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J Sex Res. 2016 May-Jun;53(4-5):560-77. doi: 10.1080/00224499.2016.1142496. Epub 2016 Mar 15.

Media and Sexualization: State of Empirical Research, 1995-2015.

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a Department of Psychology , University of Michigan.


Sexually objectifying portrayals of women are a frequent occurrence in mainstream media, raising questions about the potential impact of exposure to this content on others' impressions of women and on women's views of themselves. The goal of this review was to synthesize empirical investigations testing effects of media sexualization. The focus was on research published in peer-reviewed, English-language journals between 1995 and 2015. A total of 109 publications that contained 135 studies were reviewed. The findings provided consistent evidence that both laboratory exposure and regular, everyday exposure to this content are directly associated with a range of consequences, including higher levels of body dissatisfaction, greater self-objectification, greater support of sexist beliefs and of adversarial sexual beliefs, and greater tolerance of sexual violence toward women. Moreover, experimental exposure to this content leads both women and men to have a diminished view of women's competence, morality, and humanity. Limitations with the existing research approaches and measures are discussed, and suggestions for future research directions are provided.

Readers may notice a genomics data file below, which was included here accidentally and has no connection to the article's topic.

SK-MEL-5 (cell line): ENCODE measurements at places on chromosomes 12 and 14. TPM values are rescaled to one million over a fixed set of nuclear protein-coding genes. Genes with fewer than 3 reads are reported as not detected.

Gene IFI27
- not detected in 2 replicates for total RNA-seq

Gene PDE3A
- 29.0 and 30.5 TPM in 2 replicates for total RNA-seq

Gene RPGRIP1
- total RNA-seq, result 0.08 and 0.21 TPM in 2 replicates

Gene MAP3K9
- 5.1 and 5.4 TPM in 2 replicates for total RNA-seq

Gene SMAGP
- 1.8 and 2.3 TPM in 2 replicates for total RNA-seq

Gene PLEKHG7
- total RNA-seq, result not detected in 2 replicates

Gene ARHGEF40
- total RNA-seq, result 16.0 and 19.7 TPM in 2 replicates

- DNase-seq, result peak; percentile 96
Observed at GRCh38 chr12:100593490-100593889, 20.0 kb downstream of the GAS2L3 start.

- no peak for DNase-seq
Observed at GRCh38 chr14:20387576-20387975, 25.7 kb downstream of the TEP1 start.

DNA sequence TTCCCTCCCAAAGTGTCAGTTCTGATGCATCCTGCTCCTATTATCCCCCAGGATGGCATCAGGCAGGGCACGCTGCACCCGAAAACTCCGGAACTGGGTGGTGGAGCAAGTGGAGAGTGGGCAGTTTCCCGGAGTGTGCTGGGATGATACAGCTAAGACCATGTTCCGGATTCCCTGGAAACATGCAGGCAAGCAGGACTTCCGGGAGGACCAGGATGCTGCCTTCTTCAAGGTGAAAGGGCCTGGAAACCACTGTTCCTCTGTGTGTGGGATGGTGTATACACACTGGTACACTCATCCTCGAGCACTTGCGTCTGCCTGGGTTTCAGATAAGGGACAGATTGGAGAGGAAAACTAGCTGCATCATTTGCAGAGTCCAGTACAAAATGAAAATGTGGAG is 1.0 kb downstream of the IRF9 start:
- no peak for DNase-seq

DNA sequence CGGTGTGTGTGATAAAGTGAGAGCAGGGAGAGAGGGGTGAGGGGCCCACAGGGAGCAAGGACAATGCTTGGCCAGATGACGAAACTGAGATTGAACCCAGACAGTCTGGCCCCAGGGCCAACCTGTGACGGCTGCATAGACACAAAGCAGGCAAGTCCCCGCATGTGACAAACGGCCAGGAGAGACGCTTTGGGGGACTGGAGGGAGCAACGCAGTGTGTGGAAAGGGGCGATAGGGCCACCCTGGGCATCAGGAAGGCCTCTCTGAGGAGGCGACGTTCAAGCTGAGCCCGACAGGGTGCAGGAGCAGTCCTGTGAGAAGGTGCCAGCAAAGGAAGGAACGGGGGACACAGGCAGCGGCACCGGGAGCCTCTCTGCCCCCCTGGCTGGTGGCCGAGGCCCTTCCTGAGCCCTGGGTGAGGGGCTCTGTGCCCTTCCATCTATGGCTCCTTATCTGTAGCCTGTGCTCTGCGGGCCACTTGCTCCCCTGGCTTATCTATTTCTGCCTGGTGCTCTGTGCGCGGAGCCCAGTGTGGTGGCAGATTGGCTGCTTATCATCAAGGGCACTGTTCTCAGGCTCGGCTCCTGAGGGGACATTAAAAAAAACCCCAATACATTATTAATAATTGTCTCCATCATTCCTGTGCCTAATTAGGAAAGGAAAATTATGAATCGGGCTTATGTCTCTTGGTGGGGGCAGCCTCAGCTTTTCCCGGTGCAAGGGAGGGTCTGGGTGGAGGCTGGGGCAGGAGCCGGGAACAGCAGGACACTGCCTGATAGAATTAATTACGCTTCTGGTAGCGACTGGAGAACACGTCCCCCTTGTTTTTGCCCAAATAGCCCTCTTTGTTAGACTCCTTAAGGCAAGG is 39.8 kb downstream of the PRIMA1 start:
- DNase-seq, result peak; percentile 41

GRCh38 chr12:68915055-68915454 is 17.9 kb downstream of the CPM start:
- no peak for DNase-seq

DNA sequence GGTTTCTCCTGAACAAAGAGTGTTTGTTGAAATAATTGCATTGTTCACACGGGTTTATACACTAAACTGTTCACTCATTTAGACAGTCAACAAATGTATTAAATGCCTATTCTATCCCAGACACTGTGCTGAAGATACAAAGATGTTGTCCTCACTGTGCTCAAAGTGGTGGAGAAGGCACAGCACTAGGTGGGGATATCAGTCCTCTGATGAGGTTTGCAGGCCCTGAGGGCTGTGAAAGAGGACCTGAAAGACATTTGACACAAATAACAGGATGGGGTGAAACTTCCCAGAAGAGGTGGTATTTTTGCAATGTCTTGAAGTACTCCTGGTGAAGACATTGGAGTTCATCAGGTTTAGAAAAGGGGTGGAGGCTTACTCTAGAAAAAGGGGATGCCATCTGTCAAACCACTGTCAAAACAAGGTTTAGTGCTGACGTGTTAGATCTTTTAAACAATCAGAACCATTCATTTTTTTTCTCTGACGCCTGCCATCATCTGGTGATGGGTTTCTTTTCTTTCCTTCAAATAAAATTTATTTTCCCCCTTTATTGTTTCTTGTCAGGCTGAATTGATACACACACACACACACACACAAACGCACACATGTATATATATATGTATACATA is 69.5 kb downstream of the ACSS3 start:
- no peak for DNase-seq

[Indexed for MEDLINE]

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